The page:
One of the most awe-inspiring sights for Hong Kong treelovers is the city’s numerous ‘walled trees,’ which grows on many of the retainer walls built to hold back landslides on the city’s many slopes, particularly on Hong Kong Island.
These typically result in stunning root patterns that resemble abstract expressionist paintings, seemingly random organic lines that yield natural formations that appear to conceal the secrets of mother nature.
I haven’t been able to unravel the meaning behind the root patterns, but they are stunning in their broad strokes and complex lines, which really evoke so many aspects of, to borrow a phase from Douglas Adams, ‘life, the universe and everything.’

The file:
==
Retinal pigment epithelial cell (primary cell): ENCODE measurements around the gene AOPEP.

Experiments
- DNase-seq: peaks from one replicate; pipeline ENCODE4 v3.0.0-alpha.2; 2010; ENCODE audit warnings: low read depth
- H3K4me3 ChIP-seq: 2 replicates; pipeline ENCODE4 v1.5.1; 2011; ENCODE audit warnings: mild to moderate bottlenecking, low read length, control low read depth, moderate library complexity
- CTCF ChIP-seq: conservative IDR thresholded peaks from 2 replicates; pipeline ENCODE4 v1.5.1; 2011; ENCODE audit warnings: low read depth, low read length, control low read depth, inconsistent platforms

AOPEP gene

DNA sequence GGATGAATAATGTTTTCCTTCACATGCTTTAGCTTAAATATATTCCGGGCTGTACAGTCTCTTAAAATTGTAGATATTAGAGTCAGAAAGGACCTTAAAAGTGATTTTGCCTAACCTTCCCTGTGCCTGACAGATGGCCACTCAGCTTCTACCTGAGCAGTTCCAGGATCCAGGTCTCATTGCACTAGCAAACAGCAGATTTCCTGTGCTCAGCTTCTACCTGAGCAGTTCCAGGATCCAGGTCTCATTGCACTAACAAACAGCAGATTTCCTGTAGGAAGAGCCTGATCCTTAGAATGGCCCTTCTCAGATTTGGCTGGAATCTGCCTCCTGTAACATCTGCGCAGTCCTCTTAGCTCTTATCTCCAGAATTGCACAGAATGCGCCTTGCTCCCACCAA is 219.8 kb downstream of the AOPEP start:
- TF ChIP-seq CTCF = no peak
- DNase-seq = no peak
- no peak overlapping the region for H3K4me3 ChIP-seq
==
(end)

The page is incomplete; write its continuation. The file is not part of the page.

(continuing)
This particular art piece of nature is from the roots of a Big-leaved Fig (ficus virens) on display on May Road, on the wall that separates it from Old Peak Road. They are well worth a visit, but are really come alive after a rain shower when the contrast of each limb glistens, almost sparkles, to form its elaborate mosaic.